A few weeks back,
BroadwayWorld.com's international sources tipped us off to the fact that
composer Frank Wildhorn was having quite the European adventure this past summer,
with new productions of Dracula, Jekyll & Hyde, The Scarlet Pimpernel and
Rudolf, taking the continent of Europe by storm in Germany, Italy, Austria, Hungary and more. In addition, a musical theatre festival named after him as well as word that the Far East is joining in the Wildhorn fever as well.
This of course, made me track him down and found myself heading into Lower Manhattan to sit and chat and hear firsthand about all things "Wildhorn."
Word on the street
is that you've gone completely "international" as of late - from the West to
East. Where should we begin?
Japan's a good place to start, because it all leads back to
Europe. Last year in Japan, I was the first Westerner to be commissioned by Takarazuka,
which is the all-girl group in Japan. They've been in existence in Japan for a hundred
years. It's a whole culture where you graduate from the schools and then join these
performance companies. Almost all the biggest stars in Japan have come from this tradition. So, I did a show in Japan called Never Say Goodbye (which I wrote with
Shuichiro Koike). I'd never been there before and it's suddenly become a huge market for me. So in 2008, Rudolf, which is playing in
Budapest, Hungary (and has played in Szeged, Hungary for the past 2 summers - theatre capacity 4,000!) will be moving to Japan and The Scarlet Pimpernel will also be done by Takarazuka as well.
It sounds like maybe you're
eating a lot more sushi?
I don't eat sushi, which is a problem, because they don't know
what to do with me! I'm such a steak and potatoes kind of guy.
Lots of Teriyaki
then? I'm sure that's not stopping your flow of work down there...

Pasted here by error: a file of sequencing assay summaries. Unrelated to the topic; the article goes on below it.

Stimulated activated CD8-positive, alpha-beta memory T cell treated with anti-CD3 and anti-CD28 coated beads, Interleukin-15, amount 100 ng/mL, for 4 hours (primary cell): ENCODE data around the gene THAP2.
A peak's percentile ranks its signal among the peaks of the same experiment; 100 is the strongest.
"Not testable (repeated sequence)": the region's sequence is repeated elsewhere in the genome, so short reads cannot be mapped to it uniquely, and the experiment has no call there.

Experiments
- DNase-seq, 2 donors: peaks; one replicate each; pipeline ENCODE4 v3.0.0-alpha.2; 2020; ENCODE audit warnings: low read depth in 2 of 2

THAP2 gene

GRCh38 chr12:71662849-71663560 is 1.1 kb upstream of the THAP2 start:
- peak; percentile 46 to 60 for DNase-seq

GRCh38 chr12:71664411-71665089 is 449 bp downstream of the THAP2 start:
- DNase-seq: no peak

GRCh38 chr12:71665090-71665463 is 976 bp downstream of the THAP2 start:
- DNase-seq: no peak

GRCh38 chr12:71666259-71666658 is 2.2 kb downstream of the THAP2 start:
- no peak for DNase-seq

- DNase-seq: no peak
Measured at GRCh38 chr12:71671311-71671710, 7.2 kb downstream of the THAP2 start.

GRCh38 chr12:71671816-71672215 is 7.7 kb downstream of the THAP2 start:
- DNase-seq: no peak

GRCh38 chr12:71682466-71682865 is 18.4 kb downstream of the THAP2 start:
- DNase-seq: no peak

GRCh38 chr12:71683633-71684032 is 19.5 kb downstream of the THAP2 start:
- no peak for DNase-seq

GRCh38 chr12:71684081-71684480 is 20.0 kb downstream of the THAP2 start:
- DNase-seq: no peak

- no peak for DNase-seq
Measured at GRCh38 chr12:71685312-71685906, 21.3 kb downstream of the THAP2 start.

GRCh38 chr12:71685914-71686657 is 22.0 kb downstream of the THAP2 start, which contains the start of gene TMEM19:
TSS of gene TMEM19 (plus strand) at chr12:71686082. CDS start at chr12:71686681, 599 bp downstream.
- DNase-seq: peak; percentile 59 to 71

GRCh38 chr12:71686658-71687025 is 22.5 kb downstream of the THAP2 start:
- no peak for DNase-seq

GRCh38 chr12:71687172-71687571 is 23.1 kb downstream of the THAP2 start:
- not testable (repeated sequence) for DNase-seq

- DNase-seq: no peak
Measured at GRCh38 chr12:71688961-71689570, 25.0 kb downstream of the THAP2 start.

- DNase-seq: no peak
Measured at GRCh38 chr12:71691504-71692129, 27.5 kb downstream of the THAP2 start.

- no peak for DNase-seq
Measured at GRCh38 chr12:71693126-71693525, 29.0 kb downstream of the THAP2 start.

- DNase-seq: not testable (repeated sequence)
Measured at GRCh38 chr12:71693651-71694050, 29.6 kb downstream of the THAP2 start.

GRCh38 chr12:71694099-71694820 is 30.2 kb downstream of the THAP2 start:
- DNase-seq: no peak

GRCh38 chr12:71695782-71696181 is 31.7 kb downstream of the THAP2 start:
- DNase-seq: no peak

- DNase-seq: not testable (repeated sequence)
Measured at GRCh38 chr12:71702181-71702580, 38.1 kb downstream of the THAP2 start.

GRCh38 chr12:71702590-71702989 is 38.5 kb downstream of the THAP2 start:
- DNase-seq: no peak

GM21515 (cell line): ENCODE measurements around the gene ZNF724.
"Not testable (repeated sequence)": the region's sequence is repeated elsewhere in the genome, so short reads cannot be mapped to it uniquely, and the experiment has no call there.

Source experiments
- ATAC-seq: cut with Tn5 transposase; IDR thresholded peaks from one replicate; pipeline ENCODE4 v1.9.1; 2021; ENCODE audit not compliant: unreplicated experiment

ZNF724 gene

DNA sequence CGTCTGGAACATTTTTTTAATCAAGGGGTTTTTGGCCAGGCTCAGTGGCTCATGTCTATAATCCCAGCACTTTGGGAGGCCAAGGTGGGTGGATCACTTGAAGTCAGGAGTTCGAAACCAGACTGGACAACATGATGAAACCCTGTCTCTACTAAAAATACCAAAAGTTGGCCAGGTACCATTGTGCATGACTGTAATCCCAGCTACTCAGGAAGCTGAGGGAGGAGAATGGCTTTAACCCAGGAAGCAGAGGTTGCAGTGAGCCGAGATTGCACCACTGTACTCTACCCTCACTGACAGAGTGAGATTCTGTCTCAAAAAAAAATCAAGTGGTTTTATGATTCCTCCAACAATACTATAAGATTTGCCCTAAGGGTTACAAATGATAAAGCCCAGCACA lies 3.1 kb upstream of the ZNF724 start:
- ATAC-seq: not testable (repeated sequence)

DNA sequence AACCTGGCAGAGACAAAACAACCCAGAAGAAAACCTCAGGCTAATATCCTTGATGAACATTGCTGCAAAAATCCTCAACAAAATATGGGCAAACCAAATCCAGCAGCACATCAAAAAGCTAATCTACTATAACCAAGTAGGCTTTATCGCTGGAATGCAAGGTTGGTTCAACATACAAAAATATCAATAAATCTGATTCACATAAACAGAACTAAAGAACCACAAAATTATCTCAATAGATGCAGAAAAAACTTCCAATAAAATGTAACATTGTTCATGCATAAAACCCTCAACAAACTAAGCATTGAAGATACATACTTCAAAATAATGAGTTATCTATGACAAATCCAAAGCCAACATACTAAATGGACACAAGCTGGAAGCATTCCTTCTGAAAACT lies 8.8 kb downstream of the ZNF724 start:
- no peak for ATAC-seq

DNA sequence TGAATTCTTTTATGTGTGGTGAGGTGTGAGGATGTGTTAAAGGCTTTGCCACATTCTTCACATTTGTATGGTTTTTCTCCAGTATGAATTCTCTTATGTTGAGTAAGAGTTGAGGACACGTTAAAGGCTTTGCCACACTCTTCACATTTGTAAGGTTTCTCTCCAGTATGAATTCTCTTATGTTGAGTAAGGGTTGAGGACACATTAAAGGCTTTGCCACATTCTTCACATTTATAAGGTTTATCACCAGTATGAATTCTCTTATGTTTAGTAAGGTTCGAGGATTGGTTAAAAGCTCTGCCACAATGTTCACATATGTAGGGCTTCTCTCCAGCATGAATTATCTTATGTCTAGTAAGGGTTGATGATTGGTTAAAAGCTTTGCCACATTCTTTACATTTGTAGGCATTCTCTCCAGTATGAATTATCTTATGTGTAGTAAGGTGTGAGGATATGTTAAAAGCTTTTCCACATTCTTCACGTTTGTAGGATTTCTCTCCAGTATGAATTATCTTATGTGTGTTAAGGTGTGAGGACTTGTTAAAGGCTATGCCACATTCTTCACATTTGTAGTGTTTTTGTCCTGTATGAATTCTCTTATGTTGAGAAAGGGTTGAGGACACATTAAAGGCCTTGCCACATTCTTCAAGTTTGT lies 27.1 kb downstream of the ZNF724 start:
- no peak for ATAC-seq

In 2009, Cyrano will be there. I went to Japan this
summer to celebrate the 7th year (running) of Jekyll and Hyde and the only
reason that it is coming off is because of Takeshi Kaga, the show's star (who's also happens to be "The Iron Chef"). He is
like the Brian Stokes Mitchell of Japan - their biggest leading man. Jekyll must cease performing so that he can star in Cyrano next and they need to make room for it.
Otherwise, needless to say, it could keep running, but otherwise 7+ years is simply great.
Thomas Borchert (Dracula) and Vampire Girls in the Austrian production
After that, there's a woman named Yoka
Wao, who was the star of Never Say Goodbye, again from Takarazia. She's a beautiful,
tall, incredibly talented Japanese star there. She has now graduated / retired
from Takarazia and the next thing she's going to do is Dracula...and she's going
to PLAY Dracula.
Fascinating as Japanese history and the tradition was for more to play woman. Now, a female Dracula?
Exactly! While I was in Japan this summer for Jekyll, she
came to me with this idea and I said – I don't know. But, she convinced me.
When, we resurrected Dracula this summer
in Europe, she came with her producers and we made a deal, so in Spring of
2009, Dracula will open in Japan with a woman in the starring role. I think that's so cool, and the costs of musicals alone make it financial risks so to cast a woman in a role traditional a man (not to mention the Bram Stroker novel) becomes riskier.